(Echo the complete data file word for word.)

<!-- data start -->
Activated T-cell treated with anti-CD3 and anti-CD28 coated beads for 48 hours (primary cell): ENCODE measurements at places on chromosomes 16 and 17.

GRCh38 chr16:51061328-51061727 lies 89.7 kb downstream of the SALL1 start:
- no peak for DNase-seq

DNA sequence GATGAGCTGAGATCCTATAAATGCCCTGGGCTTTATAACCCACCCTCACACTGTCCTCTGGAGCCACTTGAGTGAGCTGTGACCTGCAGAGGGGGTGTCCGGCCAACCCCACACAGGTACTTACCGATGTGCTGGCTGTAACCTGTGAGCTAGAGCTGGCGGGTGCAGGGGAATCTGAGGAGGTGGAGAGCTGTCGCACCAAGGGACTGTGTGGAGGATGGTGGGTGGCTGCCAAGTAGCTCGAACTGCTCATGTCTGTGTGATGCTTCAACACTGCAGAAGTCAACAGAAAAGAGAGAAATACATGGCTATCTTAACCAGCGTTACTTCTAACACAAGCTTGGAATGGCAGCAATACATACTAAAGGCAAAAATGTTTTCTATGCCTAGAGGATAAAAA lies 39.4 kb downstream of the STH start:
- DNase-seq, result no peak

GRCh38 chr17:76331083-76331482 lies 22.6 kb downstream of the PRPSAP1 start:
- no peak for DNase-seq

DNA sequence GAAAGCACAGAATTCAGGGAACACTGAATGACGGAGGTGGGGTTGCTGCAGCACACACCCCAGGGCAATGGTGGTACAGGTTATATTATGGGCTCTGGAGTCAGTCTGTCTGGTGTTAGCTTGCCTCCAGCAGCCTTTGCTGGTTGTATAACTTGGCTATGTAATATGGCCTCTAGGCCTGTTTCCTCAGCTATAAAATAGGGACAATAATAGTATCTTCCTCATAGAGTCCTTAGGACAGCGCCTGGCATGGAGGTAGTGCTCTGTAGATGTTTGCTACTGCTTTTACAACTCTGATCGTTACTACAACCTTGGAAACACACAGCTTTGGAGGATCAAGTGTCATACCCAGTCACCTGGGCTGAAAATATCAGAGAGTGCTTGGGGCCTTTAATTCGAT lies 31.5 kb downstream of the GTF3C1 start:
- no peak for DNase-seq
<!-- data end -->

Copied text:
Activated T-cell treated with anti-CD3 and anti-CD28 coated beads for 48 hours (primary cell): ENCODE measurements at places on chromosomes 16 and 17.

GRCh38 chr16:51061328-51061727 lies 89.7 kb downstream of the SALL1 start:
- no peak for DNase-seq

DNA sequence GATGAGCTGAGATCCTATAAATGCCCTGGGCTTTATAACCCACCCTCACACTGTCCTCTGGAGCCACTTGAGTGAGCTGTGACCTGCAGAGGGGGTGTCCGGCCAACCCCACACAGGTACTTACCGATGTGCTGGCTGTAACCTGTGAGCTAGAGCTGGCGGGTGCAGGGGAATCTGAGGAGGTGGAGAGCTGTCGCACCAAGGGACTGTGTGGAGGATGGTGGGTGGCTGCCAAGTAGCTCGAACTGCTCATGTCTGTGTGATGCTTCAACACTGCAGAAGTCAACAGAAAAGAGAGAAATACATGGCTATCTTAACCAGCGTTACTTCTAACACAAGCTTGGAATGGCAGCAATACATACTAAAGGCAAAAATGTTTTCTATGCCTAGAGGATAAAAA lies 39.4 kb downstream of the STH start:
- DNase-seq, result no peak

GRCh38 chr17:76331083-76331482 lies 22.6 kb downstream of the PRPSAP1 start:
- no peak for DNase-seq

DNA sequence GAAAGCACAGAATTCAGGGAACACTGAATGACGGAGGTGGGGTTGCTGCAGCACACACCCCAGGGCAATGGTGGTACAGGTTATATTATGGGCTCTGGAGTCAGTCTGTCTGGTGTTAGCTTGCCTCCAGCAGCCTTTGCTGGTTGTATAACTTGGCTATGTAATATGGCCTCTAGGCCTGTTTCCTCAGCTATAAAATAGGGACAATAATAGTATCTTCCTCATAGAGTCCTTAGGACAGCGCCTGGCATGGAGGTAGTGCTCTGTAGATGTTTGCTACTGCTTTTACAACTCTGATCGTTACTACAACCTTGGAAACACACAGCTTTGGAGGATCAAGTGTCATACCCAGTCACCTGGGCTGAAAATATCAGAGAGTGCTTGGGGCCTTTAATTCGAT lies 31.5 kb downstream of the GTF3C1 start:
- no peak for DNase-seq